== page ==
June 23, 2017 - 10:06 am
Updated June 23, 2017 - 5:51 pm
Recreational marijuana sales appear likely to happen on time after all.
A legal challenge over who could transport recreational marijuana between cultivation facilities and dispensaries looked as though it might delay the state’s goal of rolling out marijuana sales on July 1.
Marijuana dispensaries that have received a retail license from the state will be able to sell their existing inventory — which does not have to be designated before sale as medical or recreational — according to Tax Department spokeswoman Stephanie Klapstein.
This means sales can start on the planned date, but companies will not be able to restock their supplies until the distribution issue is settled.
And that could take some time. The tax department is preparing to appeal the district judge’s decision in the distribution case, according to Klapstein.
To handle that restocking uncertainty, dispensaries across the valley are stocking up and banking that they will have enough to last while the battle is litigated.
“I hope that we’ll have plenty of stock on hand to serve customers until the distributors are ready to resupply us,” said Andrew Jolley, CEO of The Source dispensaries in Las Vegas.
But Jolley said it’s a crapshoot in trying to figure out how much marijuana is needed to hold the stores over.
“Nobody really knows because nobody knows what the recreational sales volume is going to be,” he said.
Companies will be able to restock medical marijuana — which doesn’t require a licensed distributor for transport — but must sign off that they will only sell the products to medical patients, Klapstein said.
The distribution fight
The law legalizing recreational marijuana states the drug must be regulated in Nevada like alcohol, meaning only liquor distributors can transport the product to stores.
Five liquor distributors had applied for a license, but the state says none of the applications are complete. As of Friday, No marijuana transportation licenses have been issued.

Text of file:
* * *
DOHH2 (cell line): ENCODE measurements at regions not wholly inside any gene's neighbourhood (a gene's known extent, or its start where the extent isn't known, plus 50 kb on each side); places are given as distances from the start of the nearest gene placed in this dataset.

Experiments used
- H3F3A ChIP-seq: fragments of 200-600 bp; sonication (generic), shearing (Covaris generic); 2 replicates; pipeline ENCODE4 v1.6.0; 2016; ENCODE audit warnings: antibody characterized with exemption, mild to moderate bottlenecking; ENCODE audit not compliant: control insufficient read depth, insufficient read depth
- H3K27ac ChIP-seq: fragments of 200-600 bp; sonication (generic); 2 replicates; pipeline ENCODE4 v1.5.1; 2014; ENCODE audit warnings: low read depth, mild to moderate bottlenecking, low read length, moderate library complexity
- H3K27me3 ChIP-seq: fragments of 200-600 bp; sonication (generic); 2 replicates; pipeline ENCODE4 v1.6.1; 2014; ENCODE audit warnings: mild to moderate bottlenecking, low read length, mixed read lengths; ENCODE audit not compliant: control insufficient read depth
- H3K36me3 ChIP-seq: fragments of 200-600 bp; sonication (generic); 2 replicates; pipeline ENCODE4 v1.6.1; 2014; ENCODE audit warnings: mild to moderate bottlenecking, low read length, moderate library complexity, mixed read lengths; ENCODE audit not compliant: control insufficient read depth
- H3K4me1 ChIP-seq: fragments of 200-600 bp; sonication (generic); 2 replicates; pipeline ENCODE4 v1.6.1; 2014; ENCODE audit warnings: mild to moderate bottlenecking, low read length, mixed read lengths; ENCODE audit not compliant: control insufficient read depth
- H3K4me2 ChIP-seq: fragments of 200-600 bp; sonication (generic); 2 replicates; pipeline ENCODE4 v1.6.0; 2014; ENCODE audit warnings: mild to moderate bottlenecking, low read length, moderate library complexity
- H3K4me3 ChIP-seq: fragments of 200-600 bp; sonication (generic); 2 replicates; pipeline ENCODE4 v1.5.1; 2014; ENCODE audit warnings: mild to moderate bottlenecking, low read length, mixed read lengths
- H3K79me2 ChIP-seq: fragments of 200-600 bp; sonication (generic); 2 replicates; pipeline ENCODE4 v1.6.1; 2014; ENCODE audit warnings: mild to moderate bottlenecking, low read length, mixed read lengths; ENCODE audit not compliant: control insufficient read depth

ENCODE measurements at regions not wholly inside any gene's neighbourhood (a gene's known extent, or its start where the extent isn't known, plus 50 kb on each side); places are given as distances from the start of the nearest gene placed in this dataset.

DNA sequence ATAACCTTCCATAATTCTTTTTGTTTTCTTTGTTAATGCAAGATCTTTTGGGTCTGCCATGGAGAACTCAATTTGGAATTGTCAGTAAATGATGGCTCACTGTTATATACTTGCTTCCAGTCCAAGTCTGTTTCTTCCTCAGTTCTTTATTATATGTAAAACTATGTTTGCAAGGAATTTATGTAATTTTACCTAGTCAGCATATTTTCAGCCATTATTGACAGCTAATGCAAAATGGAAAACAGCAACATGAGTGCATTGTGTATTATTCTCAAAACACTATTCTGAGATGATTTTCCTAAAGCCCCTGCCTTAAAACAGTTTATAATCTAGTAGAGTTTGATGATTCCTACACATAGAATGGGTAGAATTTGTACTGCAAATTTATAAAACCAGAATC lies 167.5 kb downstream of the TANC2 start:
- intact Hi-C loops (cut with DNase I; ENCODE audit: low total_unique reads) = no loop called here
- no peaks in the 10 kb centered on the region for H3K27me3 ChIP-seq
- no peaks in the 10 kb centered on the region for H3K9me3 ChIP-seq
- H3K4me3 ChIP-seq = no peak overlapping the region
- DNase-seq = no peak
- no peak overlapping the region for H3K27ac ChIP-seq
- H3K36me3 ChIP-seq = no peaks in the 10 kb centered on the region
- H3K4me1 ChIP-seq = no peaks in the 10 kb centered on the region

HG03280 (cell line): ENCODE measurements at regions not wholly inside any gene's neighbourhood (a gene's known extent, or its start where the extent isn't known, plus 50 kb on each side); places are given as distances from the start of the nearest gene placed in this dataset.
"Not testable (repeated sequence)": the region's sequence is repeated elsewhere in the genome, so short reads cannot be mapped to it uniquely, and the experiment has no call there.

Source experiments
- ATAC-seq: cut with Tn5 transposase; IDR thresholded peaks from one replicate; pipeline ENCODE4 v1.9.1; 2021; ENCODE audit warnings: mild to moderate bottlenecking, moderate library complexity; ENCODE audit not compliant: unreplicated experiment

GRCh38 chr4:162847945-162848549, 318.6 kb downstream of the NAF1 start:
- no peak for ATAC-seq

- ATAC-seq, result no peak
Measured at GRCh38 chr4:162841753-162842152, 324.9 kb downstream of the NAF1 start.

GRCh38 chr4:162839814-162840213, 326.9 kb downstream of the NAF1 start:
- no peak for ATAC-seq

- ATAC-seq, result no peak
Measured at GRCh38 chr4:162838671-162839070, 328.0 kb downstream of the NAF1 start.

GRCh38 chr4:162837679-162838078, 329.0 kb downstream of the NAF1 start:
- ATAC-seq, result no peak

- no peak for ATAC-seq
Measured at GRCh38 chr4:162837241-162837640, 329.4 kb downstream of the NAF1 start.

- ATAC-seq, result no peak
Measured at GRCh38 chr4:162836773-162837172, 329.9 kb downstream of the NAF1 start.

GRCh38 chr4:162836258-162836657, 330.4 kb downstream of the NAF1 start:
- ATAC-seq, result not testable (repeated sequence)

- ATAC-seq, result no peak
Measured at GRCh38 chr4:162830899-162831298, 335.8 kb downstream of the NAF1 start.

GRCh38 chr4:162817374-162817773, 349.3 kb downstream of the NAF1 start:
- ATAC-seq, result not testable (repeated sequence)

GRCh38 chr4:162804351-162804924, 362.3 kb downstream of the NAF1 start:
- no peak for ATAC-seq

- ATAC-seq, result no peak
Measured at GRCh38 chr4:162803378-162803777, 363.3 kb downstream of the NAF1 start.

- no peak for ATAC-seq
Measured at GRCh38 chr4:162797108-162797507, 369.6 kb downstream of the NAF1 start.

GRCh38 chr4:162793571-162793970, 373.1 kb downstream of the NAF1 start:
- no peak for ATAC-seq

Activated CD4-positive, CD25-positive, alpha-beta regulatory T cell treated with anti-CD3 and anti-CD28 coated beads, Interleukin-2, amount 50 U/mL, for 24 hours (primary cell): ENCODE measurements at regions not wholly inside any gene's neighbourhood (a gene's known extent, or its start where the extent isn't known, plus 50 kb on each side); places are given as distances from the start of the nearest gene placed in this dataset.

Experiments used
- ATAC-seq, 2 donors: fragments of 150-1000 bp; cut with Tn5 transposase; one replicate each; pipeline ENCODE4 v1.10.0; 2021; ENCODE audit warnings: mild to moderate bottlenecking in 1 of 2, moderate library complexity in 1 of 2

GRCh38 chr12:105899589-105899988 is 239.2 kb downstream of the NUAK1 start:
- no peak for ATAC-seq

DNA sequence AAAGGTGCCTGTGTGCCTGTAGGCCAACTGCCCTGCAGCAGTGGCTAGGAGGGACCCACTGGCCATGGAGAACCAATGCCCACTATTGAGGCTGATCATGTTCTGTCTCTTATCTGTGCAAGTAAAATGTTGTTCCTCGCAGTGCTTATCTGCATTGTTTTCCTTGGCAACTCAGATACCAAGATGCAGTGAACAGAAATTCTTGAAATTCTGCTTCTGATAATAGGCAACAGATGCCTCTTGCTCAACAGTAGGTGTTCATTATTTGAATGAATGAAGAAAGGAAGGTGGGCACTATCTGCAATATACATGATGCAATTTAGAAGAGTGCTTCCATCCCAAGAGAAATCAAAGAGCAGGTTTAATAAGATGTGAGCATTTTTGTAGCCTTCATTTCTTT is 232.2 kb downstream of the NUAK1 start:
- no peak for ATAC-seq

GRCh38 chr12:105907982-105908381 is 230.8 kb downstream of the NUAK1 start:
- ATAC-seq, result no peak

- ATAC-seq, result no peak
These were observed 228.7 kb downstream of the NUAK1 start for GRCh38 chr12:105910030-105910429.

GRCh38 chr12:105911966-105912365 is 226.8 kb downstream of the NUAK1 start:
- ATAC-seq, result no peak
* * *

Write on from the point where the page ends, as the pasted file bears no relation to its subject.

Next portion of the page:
Because of what it deemed tepid interest from liquor distributors, the tax department wanted to open applications for transportation licenses beyond alcohol distributors, but a group of five liquor wholesalers sued to maintain their monopoly on the licenses.
Carson City District Judge James Wilson ruled Tuesday in favor of the liquor distributors, telling the tax department that only licensed alcohol wholesalers can get marijuana distribution licenses for the first 18 months of sales.
But marijuana dispensaries that have received a license will be able to sell their existing inventory — which does not have to be designated before sale as medical or recreational — if they meet packaging and labeling requirements laid out in an emergency regulation that Gov. Brian Sandoval signed Thursday, according to Tax Department spokeswoman Stephanie Klapstein.
Those regulations, expected to be adopted Monday, are needed so the state can speed up implementation of a law passed that goes into next year, Klapstein said.
About 82 companies across Nevada have been approved by the state to operate in the recreational market, Klapstein said.
After Wilson’s ruling Tuesday, the Tax Department hinted at a possible appeal to the decision. On Friday, the agency said a decision on an appeal has been made.
“The department is preparing an appeal to Tuesday’s ruling,” Klapstein said.
She said it’s not clear when that appeal will be filed.
Contact Colton Lochhead at firstname.lastname@example.org or 702-383-4638. Follow @ColtonLochhead on Twitter.